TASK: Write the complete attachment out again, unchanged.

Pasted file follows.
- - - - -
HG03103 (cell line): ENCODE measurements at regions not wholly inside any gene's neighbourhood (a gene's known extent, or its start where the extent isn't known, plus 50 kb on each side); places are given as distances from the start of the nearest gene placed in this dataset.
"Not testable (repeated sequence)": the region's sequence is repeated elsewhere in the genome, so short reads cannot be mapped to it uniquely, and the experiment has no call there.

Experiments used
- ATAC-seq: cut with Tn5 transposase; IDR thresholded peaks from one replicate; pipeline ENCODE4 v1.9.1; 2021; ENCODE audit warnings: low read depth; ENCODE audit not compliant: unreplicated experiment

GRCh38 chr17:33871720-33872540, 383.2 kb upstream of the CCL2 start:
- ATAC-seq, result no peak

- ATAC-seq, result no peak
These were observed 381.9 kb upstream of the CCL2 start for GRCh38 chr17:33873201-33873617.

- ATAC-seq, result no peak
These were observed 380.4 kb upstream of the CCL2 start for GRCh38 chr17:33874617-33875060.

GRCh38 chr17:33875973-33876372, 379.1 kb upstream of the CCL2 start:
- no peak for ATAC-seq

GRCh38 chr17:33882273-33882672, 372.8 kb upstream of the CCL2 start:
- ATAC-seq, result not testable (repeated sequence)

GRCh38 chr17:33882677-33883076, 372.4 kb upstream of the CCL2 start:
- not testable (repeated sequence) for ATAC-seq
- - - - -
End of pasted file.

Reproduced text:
HG03103 (cell line): ENCODE measurements at regions not wholly inside any gene's neighbourhood (a gene's known extent, or its start where the extent isn't known, plus 50 kb on each side); places are given as distances from the start of the nearest gene placed in this dataset.
"Not testable (repeated sequence)": the region's sequence is repeated elsewhere in the genome, so short reads cannot be mapped to it uniquely, and the experiment has no call there.

Experiments used
- ATAC-seq: cut with Tn5 transposase; IDR thresholded peaks from one replicate; pipeline ENCODE4 v1.9.1; 2021; ENCODE audit warnings: low read depth; ENCODE audit not compliant: unreplicated experiment

GRCh38 chr17:33871720-33872540, 383.2 kb upstream of the CCL2 start:
- ATAC-seq, result no peak

- ATAC-seq, result no peak
These were observed 381.9 kb upstream of the CCL2 start for GRCh38 chr17:33873201-33873617.

- ATAC-seq, result no peak
These were observed 380.4 kb upstream of the CCL2 start for GRCh38 chr17:33874617-33875060.

GRCh38 chr17:33875973-33876372, 379.1 kb upstream of the CCL2 start:
- no peak for ATAC-seq

GRCh38 chr17:33882273-33882672, 372.8 kb upstream of the CCL2 start:
- ATAC-seq, result not testable (repeated sequence)

GRCh38 chr17:33882677-33883076, 372.4 kb upstream of the CCL2 start:
- not testable (repeated sequence) for ATAC-seq